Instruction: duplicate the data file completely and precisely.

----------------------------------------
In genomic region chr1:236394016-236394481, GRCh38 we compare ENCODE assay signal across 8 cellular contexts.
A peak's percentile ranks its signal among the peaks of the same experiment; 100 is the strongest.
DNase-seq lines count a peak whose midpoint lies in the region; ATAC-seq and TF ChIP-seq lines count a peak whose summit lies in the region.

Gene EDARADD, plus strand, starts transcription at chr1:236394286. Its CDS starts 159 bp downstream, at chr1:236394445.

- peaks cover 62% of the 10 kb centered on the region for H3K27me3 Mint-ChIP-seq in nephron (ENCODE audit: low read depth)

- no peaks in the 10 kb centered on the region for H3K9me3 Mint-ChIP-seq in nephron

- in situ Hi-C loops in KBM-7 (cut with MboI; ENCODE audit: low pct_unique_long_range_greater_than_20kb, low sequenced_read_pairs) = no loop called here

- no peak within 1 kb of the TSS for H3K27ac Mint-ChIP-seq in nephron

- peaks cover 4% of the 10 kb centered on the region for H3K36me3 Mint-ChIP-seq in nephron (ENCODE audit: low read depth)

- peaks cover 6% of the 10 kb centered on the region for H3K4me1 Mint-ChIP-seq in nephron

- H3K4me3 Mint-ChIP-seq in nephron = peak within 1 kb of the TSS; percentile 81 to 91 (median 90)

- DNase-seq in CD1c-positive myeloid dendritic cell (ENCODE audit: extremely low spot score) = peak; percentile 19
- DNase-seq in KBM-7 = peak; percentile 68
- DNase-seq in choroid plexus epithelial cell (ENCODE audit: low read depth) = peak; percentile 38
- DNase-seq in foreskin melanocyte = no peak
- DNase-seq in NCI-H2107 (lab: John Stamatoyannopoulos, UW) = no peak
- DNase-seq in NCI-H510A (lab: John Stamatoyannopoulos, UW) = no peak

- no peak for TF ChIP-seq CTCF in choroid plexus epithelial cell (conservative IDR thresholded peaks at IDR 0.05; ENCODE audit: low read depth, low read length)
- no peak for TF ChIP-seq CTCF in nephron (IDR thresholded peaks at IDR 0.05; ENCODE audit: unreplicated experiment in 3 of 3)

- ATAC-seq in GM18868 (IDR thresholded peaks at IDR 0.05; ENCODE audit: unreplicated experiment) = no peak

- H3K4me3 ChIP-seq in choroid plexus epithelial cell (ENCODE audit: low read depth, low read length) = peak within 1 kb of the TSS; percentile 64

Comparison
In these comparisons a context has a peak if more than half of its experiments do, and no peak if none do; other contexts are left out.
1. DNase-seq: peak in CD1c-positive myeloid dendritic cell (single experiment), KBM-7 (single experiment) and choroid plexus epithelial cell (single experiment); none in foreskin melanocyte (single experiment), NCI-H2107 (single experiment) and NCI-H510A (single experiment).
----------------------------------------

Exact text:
In genomic region chr1:236394016-236394481, GRCh38 we compare ENCODE assay signal across 8 cellular contexts.
A peak's percentile ranks its signal among the peaks of the same experiment; 100 is the strongest.
DNase-seq lines count a peak whose midpoint lies in the region; ATAC-seq and TF ChIP-seq lines count a peak whose summit lies in the region.

Gene EDARADD, plus strand, starts transcription at chr1:236394286. Its CDS starts 159 bp downstream, at chr1:236394445.

- peaks cover 62% of the 10 kb centered on the region for H3K27me3 Mint-ChIP-seq in nephron (ENCODE audit: low read depth)

- no peaks in the 10 kb centered on the region for H3K9me3 Mint-ChIP-seq in nephron

- in situ Hi-C loops in KBM-7 (cut with MboI; ENCODE audit: low pct_unique_long_range_greater_than_20kb, low sequenced_read_pairs) = no loop called here

- no peak within 1 kb of the TSS for H3K27ac Mint-ChIP-seq in nephron

- peaks cover 4% of the 10 kb centered on the region for H3K36me3 Mint-ChIP-seq in nephron (ENCODE audit: low read depth)

- peaks cover 6% of the 10 kb centered on the region for H3K4me1 Mint-ChIP-seq in nephron

- H3K4me3 Mint-ChIP-seq in nephron = peak within 1 kb of the TSS; percentile 81 to 91 (median 90)

- DNase-seq in CD1c-positive myeloid dendritic cell (ENCODE audit: extremely low spot score) = peak; percentile 19
- DNase-seq in KBM-7 = peak; percentile 68
- DNase-seq in choroid plexus epithelial cell (ENCODE audit: low read depth) = peak; percentile 38
- DNase-seq in foreskin melanocyte = no peak
- DNase-seq in NCI-H2107 (lab: John Stamatoyannopoulos, UW) = no peak
- DNase-seq in NCI-H510A (lab: John Stamatoyannopoulos, UW) = no peak

- no peak for TF ChIP-seq CTCF in choroid plexus epithelial cell (conservative IDR thresholded peaks at IDR 0.05; ENCODE audit: low read depth, low read length)
- no peak for TF ChIP-seq CTCF in nephron (IDR thresholded peaks at IDR 0.05; ENCODE audit: unreplicated experiment in 3 of 3)

- ATAC-seq in GM18868 (IDR thresholded peaks at IDR 0.05; ENCODE audit: unreplicated experiment) = no peak

- H3K4me3 ChIP-seq in choroid plexus epithelial cell (ENCODE audit: low read depth, low read length) = peak within 1 kb of the TSS; percentile 64

Comparison
In these comparisons a context has a peak if more than half of its experiments do, and no peak if none do; other contexts are left out.
1. DNase-seq: peak in CD1c-positive myeloid dendritic cell (single experiment), KBM-7 (single experiment) and choroid plexus epithelial cell (single experiment); none in foreskin melanocyte (single experiment), NCI-H2107 (single experiment) and NCI-H510A (single experiment).